Why a reset for Emma Raducanu can be a step in the right direction

As Emma Raducanu sat down in Madrid last month, the British No 1 was determined to give away as little as possible. The former US Open champion was asked 16 questions, ranging from her fitness ahead of the clay court tournament to her friendship with fellow British player Jodie Burrage, and Raducanu replied with a total of 58 words. After a series of short, sharp returns down the line, the press conference was cut short. A few hours later, Raducanu withdrew from Madrid due to a right hand injury.

On Wednesday, Raducanu posted an update from a hospital bed, her right hand wrapped in a cast. The news that the 20-year-old will miss the “next few months”, including Wimbledon, as she undergoes surgeries on both hands and her ankle belatedly provided some answers. Raducanu had been dealing with a recurring injury on a bone on the top of both hands, and had been playing through pain for the past 10 months. In Madrid, her frustration could no longer be downplayed.

That Raducanu has now opted to take decisive action is a positive step, even as it comes with the unquestionable blow of missing the French Open, Wimbledon, and perhaps even the US Open too depending on her recovery. Such a decision will not have been taken lightly but Raducanu was in a circle that couldn’t continue. The discomfort on the tops of her hands, as well as a lingering issue with her ankle, stemming from the Australian Open at the start of the year, impacted her practice load, training schedule, and fitness ahead of tournaments. Raducanu has played just 10 times this season - with five wins and five defeats - and was unable to build the consistency her season required.

Raducanu had looked forward to a “clean slate” in the wake of her first-round exit at the US Open, as she reflected on her first 12 months on tour with a positive sense of perspective, but what materialised was a continuation of some of the struggles that followed her sensational victory in New Year the previous September. A stop-start season was met with some of the same questions and scepticism around her focus and commitment, areas where Raducanu has recently looked to hit back on. It is no surprise she appeared so despondent and guarded in Madrid, given the narrative that would inevitably follow her withdrawal.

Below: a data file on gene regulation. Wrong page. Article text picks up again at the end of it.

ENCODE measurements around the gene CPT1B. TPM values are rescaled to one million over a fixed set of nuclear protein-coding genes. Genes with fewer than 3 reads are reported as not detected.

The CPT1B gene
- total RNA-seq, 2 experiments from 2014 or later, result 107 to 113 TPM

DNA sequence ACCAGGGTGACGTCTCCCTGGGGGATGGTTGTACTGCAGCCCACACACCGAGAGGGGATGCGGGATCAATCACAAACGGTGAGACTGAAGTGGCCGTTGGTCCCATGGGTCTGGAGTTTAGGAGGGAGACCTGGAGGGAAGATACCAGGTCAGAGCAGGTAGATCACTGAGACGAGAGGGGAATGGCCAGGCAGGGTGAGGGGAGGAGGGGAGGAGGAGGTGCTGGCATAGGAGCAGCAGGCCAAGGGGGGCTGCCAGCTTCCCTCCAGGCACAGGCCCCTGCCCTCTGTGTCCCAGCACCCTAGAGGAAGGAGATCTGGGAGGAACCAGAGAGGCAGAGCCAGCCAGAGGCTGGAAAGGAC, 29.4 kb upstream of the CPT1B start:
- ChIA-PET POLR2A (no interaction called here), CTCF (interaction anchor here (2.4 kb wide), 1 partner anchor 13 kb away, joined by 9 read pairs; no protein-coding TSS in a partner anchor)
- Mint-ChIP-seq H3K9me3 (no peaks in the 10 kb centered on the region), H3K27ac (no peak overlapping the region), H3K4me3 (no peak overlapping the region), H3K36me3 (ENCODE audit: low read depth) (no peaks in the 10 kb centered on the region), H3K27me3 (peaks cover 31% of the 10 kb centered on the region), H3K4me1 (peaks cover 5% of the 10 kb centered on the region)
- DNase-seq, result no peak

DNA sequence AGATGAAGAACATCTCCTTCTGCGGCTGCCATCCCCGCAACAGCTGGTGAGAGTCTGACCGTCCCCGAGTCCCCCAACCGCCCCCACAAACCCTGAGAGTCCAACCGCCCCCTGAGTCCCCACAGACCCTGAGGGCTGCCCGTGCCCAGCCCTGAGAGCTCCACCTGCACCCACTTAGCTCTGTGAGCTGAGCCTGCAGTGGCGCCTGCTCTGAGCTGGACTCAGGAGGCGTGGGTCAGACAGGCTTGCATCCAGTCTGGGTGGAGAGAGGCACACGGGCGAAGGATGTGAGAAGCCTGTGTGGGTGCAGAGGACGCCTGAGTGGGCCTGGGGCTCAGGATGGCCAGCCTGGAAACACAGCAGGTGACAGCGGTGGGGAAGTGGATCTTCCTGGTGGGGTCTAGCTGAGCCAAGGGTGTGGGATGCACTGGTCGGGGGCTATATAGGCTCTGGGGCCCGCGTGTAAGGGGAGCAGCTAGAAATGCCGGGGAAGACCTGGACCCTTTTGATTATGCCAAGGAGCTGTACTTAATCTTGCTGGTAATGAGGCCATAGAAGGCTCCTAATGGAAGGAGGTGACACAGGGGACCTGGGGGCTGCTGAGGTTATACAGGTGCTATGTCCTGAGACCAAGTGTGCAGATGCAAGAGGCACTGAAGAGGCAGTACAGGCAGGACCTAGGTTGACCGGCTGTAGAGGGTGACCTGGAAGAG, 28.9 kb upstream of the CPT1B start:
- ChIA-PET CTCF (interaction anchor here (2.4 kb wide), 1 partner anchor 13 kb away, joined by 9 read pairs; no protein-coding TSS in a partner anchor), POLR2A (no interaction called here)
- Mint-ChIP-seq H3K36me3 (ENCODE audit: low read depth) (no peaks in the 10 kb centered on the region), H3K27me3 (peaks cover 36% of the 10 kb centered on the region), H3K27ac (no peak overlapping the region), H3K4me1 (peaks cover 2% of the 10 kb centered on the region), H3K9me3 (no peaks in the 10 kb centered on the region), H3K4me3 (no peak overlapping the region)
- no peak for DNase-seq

Amid such scrutiny, Raducanu’s decision to miss an entire summer, including her home grand slam, is one that can offer reassurance in the long term. With the attention and demands that would have been placed on Raducanu ahead of Wimbledon - where she would have featured prominently as one of the star attractions - it is at this stage far more important to ensure any health and fitness issues are corrected ahead of future years. It would be perhaps fair to question why Raducanu has delayed surgery until now, given the pain she has played through over the past months, but a recurrence ahead of or during Wimbledon would have been difficult to deal with - just as it was when she suffered a side strain ahead of the tournament last year.

Instead, surgery now offers the chance for a full reset. That will be immediately noticeable in terms of her ranking - with Raducanu already set to drop out of the top 100, before her withdrawal from the French Open and Wimbledon. But behind the scenes it will be more significant, and if these three minor operations are successful and fix the issues the 20-year-old has been dealing with then Raducanu can start to build the platform that will allow her to display her ability more consistently. The road back from surgery is rarely easy but amid the blow of the British No 1 being ruled out of Wimbledon, there is some sense that this can also be a step in the right direction.